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Nick Hornby: Let's talk about chicks, man. #book2movies

The Herald Scotland has a great piece by Alan Morrison, published earlier this month, about one of our favorite writers, both as a novelist and as a screenwriter who just has an undeniable way with the ladies, that is he knows how to write women, that I'm giving it to you in toto. We're talking Nick Hornby. And we're talking about the screenplay for Wild based on Cheryl Strayed's memoir and for which Reese Witherspoon is up for a Best Actress Academy Award. And we're also talking  Brooklyn starring Saoirse Ronan, Domhnall Gleeson and Emory Cohen. Brooklyn, based on Colm Toibin's novel blew everyone away at Sundance, and chances are Saoirse Ronan could well find herself in Reese Witherspoon's shoes next year. I've added a 17 minute clip from Sundace, a Q+A with Ronan, costar Emory Cohen who plays Tony, and director John Crowley, including a spoiler about a tweak that Hornby gave to the ending of the book. If you haven't read Brooklyn, and don't want to know how the film ends, beware.
Let's talk about sex, baby.
Or more specifically, gender. Or, to get right down to it, how Nick Hornby, bestselling male novelist, is making a new, Oscar-nominated name for himself as one of the most compelling female voices in cinema today.
 Nick Hornby with Reese Witherspoon at a WILD screening Photo Credit: The Guardian 

Hornby's latest screenplay finds him in the hiking boots of Cheryl Strayed, whose memoir, Wild, is now a film starring Reese Witherspoon as a novice walker who hikes the 1100-mile Pacific Crest Trail in search of redemption. Previously, Hornby tried out the kitten heels of a young Lynn Barber when he wrote the screenplay for An Education. After Wild he journeys from Ireland to America in the company of Ellis Lacey as Colm Toibin's beloved novel, Brooklyn, comes to the screen. Literary cross-dressing much, Mr Hornby?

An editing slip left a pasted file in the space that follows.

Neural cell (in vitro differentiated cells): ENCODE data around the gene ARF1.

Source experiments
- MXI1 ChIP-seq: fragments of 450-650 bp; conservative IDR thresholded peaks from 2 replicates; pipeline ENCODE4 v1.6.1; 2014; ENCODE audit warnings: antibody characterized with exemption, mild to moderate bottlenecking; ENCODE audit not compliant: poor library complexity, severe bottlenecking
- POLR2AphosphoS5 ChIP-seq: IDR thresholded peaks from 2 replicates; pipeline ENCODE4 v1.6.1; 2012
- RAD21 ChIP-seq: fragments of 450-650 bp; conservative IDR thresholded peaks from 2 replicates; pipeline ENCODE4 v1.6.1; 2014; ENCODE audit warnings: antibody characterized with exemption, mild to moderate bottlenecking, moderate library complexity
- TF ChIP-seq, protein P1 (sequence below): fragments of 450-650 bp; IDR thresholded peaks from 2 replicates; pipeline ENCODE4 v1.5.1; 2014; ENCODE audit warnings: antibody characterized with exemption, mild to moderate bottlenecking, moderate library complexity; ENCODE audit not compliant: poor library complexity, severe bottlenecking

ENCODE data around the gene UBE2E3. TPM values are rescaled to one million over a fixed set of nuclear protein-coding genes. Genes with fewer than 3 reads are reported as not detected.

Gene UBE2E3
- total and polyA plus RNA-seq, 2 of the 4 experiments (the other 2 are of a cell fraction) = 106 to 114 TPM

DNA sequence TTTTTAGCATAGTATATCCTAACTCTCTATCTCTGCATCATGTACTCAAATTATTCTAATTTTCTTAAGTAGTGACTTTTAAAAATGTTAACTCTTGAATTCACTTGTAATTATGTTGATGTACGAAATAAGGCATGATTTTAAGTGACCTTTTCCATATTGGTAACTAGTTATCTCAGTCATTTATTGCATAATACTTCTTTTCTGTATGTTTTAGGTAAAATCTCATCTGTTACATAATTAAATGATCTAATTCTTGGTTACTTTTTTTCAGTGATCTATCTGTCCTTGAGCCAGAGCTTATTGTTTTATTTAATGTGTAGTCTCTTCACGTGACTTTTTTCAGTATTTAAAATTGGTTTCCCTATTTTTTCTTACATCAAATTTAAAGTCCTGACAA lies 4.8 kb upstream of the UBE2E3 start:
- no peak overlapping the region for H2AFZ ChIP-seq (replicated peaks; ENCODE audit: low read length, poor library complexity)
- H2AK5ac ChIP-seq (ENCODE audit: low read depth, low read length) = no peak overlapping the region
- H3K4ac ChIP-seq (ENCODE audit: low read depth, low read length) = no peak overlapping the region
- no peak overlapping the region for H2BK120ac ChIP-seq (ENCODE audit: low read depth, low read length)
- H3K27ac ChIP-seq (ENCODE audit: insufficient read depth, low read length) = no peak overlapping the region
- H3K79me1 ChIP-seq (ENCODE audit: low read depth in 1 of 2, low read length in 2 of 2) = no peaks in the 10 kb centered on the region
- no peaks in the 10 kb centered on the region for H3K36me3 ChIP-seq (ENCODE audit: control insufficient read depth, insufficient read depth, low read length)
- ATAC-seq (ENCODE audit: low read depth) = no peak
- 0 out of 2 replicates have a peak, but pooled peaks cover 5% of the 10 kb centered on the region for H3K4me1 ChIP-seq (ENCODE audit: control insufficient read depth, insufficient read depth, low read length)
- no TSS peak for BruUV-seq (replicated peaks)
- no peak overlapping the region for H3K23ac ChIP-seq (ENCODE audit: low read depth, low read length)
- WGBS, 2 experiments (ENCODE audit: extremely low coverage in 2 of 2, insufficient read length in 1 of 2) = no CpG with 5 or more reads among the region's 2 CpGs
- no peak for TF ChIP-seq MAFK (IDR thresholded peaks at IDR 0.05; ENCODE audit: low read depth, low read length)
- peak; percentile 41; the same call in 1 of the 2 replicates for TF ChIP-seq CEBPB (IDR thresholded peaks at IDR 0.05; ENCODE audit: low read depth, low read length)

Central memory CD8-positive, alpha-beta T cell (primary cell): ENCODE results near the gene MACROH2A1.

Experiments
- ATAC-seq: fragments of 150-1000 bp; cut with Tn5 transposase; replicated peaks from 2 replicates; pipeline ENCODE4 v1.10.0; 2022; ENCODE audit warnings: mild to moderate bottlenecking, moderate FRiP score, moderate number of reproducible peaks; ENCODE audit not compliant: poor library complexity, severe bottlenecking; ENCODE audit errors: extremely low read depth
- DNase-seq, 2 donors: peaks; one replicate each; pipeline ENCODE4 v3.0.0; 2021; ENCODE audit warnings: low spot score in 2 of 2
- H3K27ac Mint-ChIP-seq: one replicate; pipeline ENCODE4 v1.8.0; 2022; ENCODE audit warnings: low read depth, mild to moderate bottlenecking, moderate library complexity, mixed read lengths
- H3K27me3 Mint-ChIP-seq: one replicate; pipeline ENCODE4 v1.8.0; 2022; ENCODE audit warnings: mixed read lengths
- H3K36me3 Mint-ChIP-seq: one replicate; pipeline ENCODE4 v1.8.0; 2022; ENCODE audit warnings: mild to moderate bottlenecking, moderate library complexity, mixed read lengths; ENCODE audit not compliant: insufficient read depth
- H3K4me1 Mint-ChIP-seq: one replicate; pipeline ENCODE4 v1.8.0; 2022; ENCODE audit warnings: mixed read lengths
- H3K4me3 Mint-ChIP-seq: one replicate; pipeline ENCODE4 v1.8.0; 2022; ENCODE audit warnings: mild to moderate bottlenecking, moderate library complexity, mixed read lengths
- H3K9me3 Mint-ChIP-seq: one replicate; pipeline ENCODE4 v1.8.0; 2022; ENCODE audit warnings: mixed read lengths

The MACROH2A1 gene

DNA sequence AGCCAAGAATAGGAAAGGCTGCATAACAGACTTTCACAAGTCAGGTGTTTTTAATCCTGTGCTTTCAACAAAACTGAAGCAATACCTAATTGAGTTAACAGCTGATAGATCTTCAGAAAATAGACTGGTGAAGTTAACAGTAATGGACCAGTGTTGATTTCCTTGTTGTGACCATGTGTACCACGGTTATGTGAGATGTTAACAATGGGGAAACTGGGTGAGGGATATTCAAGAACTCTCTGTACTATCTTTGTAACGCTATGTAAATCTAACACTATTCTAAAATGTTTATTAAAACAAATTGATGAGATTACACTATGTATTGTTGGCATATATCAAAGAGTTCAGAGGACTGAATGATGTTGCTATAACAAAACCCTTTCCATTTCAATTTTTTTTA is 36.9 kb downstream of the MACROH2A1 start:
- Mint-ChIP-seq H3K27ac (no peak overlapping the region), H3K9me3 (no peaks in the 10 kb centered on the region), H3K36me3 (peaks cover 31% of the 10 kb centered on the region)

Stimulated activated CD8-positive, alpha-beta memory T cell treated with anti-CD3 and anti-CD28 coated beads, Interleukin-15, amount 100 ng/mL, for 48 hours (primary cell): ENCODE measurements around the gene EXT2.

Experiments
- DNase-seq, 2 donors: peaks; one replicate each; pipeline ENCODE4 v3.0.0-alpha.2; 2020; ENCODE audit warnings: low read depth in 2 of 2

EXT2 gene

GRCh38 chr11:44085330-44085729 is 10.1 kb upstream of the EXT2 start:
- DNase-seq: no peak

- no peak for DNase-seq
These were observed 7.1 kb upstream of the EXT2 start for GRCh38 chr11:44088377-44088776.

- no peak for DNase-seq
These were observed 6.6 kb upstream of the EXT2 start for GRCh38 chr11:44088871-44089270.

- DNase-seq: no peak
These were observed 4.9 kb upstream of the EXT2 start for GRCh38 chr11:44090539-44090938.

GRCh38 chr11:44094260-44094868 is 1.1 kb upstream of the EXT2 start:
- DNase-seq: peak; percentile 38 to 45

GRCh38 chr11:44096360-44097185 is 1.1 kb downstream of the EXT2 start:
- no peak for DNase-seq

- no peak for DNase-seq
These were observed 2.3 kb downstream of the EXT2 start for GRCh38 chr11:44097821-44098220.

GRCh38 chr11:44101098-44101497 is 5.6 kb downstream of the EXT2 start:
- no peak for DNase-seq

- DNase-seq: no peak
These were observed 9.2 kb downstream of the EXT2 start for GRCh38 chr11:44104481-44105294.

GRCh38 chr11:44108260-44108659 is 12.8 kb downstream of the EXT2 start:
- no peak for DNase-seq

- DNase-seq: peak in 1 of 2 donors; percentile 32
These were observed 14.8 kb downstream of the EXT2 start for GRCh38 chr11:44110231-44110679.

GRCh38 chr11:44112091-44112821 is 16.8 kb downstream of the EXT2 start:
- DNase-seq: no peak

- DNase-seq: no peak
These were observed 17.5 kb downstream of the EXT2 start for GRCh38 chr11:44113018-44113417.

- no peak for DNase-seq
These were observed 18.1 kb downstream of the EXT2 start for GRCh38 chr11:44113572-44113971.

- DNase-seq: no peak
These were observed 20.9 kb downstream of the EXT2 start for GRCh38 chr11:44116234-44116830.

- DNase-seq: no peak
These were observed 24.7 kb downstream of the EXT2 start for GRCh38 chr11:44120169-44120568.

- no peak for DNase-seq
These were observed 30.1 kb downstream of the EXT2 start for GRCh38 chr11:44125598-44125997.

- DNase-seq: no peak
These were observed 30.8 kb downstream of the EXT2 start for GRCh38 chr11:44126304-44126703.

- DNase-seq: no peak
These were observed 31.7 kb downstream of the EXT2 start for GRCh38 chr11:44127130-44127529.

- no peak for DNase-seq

Emory Cohen and Saoirse Ronan in a scene from Brooklyn 

"All that sort of gender stuff, the more I get involved in it the less I kind of believe in it," says Hornby when we meet during the London Film Festival.
"We all know there are lots of books about women written by women that don't work and the character is not credible. And there are lots of books by men about men that don't work for a similar reason. If the book is good and it is done with sensitivity, it's really all about how good people are at their jobs, I don't think it is anything to do with gender."
Wild, for which Witherspoon has been nominated for a best actress Golden Globe in tomorrow night's ceremony, is Hornby's fourth screenplay. His first was an adaptation of his own book, Fever Pitch. After that, he left it to others to write the scripts for High Fidelity (directed by fellow Arsenal addict Stephen Frears), About A Boy and A Long Way Down, while he got on with his novels, the latest of which, Funny Girl, was published last November.
With Wild, as with An Education and Brooklyn, Hornby was left to do his own thing by the authors. "Cheryl realised, which is the only sensible thing to realise, that you can't control it, and if you trust the person, and if you've liked their work before, then you've just got to let them get on with it."
Given the time it takes to bring a movie to the screen, Hornby knows from his own experience that becoming too involved in a screenplay can be a drag. "I'd rather be doing something new, something I'm working on, than try to muscle in on something that is happening without me. I think they felt the same."
He was more involved with the director of Wild, Jean-Marc Vallee (Dallas Buyers Club), and Witherspoon, who is also a producer on the film. With Vallee there was a month of Skyping for hours every day. The way Hornby describes it, capturing the right tone is a case not of ventriloquism but translation. 
"For me," says the noted music obsessive, "Wild felt like a Springsteen song, specifically a song from Darkness On The Edge Of Town, and I wanted very much to try and capture that sound in the script."
Sitting in his North London office, Hornby was a long way in every sense from Strayed the hiker. "I'm not a walker," he laughs, puffing on an e-cig. "In lots of ways I'm not a likely person to do this because I would never have set foot on a trail, I hate sleeping in tents. One of the many brilliant things about the book is that it is written with this sort of urban, liberal, arts sensibility and this sense of 'Oh my God, I don't know what I'm doing and I'm starting this walk'. If you live in North London or Glasgow or wherever you live, you are likely to think the same thing. What is she doing, what would I do?"